“I rented this place because it was the cheapest. I am just worried about winter, because it will be very cold,” explained Yousif. Winter temperatures in Kurdistan dip below zero degrees Celsius. “We have electricity five hours a day and the fuel for heating is expensive ($1 per litre). So it’s not that different from life in the camps.”
The obvious distinction is that a camp is free; the rental costs them $400 per month.
In Kurdistan, UNHCR reports that there is “no fund available to support non-camp refugee families.” Syrian refugees in Lebanon, Jordan and Turkey have also seen their rental subsidies drop or disappear, in part because of underfunding. The UN said it needed $4.5 billion to support Syrian refugees in 2015 – it has received only $2.2 billion.
The failure to help refugees like Yousif remain in rented homes is a false economy, some experts argue. “The reason support within communities is so cheap is that we do not need to create and maintain communal services, such as schools and clinics,” explained Tom Corsellis, executive director of Shelter Centre, which provides expertise and help to humanitarian organisations tackling settlement and reconstruction. In camps, humanitarian organisations have to provide all these expensive services.
But, Corsellis added, humanitarian support is lacking to boost some of the communal services that refugees and host communities share, like plumbing and electricity infrastructure.
In Lebanon, the government has not authorised a single formal refugee camp for Syrians – their history with Palestinian refugees makes this a fraught political issue – and 85 percent of refugees there live in rented accommodation and unfinished buildings.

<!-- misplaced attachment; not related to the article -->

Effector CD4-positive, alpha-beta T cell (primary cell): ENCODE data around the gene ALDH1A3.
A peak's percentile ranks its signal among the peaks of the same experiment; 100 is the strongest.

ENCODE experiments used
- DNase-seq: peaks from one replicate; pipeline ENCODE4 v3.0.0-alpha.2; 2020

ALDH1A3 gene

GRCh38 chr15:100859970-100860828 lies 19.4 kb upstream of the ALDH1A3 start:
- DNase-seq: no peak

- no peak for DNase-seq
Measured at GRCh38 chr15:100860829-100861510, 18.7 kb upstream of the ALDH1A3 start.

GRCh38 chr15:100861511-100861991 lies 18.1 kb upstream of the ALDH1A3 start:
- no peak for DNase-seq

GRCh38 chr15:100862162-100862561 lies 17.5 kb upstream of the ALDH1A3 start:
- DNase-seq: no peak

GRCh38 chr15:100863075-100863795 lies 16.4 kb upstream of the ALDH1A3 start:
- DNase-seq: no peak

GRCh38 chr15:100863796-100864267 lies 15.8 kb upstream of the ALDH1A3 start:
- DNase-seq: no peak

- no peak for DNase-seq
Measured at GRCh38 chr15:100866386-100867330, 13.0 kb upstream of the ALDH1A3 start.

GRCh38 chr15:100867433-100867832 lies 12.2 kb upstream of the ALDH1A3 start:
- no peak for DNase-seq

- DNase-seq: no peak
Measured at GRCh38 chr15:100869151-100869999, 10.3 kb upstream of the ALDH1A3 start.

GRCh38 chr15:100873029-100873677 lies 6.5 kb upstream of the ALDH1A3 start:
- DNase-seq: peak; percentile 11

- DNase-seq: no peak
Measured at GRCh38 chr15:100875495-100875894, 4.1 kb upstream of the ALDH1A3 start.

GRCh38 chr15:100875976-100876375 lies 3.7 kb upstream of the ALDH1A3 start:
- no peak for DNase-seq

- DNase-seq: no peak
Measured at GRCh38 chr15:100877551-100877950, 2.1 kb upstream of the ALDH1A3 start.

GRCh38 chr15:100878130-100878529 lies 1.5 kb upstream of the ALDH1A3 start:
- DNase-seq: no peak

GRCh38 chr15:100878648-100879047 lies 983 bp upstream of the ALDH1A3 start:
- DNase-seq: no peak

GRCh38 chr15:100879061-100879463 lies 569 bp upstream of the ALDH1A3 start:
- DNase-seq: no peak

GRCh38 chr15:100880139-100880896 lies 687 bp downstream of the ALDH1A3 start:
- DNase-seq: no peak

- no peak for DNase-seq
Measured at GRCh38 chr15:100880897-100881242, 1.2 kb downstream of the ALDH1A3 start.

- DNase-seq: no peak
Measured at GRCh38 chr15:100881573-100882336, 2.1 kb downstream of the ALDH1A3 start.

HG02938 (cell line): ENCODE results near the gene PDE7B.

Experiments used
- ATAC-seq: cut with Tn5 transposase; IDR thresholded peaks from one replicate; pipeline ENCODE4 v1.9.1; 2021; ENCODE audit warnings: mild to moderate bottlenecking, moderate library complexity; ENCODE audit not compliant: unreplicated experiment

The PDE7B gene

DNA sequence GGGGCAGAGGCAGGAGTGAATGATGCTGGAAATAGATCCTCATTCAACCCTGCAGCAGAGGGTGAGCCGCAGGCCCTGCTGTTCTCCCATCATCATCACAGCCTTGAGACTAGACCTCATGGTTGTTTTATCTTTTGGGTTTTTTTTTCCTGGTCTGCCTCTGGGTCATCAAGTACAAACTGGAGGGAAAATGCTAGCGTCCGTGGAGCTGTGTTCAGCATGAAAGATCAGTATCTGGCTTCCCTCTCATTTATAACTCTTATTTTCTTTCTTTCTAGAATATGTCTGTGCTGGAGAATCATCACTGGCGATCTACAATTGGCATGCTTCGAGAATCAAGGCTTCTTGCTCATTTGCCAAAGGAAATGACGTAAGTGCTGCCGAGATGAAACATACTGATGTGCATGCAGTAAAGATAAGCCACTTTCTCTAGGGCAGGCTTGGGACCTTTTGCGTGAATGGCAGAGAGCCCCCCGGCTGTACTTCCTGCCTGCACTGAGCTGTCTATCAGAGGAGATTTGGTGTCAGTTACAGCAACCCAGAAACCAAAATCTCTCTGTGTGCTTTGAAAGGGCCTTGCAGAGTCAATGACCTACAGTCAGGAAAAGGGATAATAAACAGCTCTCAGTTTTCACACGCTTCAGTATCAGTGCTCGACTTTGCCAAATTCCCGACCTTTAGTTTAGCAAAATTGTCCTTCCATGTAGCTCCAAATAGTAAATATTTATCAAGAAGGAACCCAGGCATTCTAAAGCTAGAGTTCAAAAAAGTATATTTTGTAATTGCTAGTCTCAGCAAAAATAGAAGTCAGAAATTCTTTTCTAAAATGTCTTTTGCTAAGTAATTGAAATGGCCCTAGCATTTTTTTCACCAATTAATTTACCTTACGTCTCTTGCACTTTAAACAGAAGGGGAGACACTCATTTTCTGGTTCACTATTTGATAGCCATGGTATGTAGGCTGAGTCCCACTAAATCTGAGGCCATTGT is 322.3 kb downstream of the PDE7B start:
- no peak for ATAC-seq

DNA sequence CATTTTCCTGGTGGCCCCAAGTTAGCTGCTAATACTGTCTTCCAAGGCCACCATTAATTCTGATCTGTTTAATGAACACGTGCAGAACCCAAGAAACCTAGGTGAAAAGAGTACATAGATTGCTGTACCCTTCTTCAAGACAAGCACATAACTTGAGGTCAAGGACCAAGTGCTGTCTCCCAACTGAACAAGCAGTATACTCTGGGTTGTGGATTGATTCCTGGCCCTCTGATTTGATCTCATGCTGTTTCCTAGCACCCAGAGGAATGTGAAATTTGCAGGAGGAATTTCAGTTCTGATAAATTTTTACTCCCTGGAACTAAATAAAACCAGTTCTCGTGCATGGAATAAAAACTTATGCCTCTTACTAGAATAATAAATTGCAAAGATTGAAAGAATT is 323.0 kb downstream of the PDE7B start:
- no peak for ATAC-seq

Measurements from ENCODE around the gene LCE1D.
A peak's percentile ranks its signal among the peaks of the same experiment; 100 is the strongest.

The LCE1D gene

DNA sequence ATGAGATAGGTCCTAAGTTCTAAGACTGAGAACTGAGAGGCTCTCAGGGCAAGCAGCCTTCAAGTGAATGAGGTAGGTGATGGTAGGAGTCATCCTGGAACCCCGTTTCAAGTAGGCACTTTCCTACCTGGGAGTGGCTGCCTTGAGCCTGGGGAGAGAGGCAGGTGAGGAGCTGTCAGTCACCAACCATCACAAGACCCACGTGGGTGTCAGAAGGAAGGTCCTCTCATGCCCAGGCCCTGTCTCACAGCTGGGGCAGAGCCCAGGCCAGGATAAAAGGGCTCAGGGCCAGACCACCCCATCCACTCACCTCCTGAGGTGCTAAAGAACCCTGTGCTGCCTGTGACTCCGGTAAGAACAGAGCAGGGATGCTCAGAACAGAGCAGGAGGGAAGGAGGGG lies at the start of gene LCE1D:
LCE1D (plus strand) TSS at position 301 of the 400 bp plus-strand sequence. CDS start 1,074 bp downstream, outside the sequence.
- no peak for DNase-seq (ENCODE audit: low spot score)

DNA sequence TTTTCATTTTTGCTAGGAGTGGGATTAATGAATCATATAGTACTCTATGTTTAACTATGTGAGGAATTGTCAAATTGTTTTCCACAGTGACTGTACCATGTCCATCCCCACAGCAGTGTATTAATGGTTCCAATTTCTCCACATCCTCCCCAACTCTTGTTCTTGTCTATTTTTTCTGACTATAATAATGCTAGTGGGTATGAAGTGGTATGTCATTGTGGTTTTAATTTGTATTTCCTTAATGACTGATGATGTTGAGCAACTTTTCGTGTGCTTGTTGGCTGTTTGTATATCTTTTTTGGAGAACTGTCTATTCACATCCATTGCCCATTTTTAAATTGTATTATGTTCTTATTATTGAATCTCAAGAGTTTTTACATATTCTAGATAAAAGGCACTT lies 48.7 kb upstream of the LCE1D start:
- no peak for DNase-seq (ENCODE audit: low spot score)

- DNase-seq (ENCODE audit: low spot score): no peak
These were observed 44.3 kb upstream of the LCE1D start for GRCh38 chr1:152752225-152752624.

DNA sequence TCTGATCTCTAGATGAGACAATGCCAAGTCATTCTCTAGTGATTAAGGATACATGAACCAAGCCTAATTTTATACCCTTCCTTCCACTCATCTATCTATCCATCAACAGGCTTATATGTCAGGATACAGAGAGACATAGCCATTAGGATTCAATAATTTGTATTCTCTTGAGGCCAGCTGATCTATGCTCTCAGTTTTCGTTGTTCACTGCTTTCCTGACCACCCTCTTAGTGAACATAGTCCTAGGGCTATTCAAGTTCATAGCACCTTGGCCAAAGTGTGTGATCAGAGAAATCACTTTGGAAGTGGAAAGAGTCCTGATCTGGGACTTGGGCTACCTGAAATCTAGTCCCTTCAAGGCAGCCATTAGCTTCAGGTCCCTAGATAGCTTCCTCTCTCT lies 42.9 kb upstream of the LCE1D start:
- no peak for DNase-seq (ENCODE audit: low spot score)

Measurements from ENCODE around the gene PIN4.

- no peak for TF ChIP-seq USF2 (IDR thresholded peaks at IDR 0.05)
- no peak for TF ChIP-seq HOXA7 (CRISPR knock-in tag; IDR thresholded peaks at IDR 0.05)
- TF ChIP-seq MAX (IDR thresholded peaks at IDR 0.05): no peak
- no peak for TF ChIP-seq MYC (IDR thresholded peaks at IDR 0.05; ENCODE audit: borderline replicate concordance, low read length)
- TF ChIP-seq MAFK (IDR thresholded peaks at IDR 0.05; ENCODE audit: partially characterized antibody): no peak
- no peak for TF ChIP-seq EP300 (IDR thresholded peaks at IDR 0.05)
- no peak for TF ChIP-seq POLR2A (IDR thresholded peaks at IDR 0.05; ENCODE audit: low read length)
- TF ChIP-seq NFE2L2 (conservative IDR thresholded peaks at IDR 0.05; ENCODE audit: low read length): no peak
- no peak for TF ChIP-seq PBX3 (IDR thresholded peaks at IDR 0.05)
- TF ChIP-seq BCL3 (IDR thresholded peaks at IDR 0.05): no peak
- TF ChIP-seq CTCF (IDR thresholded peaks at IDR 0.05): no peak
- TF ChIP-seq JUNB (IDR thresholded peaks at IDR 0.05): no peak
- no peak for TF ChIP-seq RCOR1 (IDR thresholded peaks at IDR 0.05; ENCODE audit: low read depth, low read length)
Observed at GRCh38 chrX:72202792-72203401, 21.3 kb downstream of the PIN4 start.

Their contribution to the Lebanese economy in rent alone is an estimated $36 million per month. But according to a report
by CARE International, the “strain on Lebanese infrastructure and services is having a destabilising effect.”
In the Lebanese city of Tripoli, aid actually aggravated tensions between poor Lebanese residents and Syrians. “Syrian refugees who received cash for rent at relatively high rates were the most highly desired tenants,” said the report, “with landlords often selecting these families over potential Lebanese tenants.”
“The challenge is that a lot of funding is directed towards Syrian refugees only, making it difficult to programme for a whole neighbourhood that is affected,” said CARE’s Rule.
With cash grants to refugees unsustainable, agencies like CARE and the Norwegian Refugee Council are prioritising urban improvement. Updating plumbing, fixing windows and doors, and renovating run-down streets can persuade landlords to offer free or reduced cost accommodation to refugees. Crucially, this investment in infrastructure benefits Lebanese communities too.
Rule acknowledges that this tactic might raise some eyebrows. “We’re bridging into the development realm, so there is a need for more flexibility in the funding.” But if European donors want to see the refugee crisis contained in the Middle East, they may have to look outside camps and invest in the infrastructure of host countries.
Returning to war?
Today, cuts to aid are even pushing people back towards the war in Syria.
“We’ve seen a major increase in the number of Syrian refugees returning to Syria,” Cate Osborn, a protection and advocacy adviser with the Norwegian Refugee Council in Jordan, told IRIN. It hit a peak of 340 daily returnees in September; almost 4,000 Syrian refugees in Jordan headed back during August.
“Those people are telling NRC staff that the inability to meet basic needs are significant [factors],” explained Osborn, citing cuts from the World Food Programme in particular: 229,000 urban refugees lost their food aid in September, leaving less money for rent. “They see that there are no longer any sustainable options to stay in Jordan,” Osborn added.
This phenomenon extends outside Jordan. A reported 94,000 Syrian refugees left Turkey for Syria in the past year. Some return to sell assets and property, raising cash for a journey to Europe. Yousif’s house in Hasaka was once valued at $40,000. But last month he sold it for only $6,000, just enough to smuggle his eldest son into Germany.
Yousif has no plans to return to Syria, calling it a battlefield in the “third world war.” Having considered his options, poor plumbing might be as goods as it gets.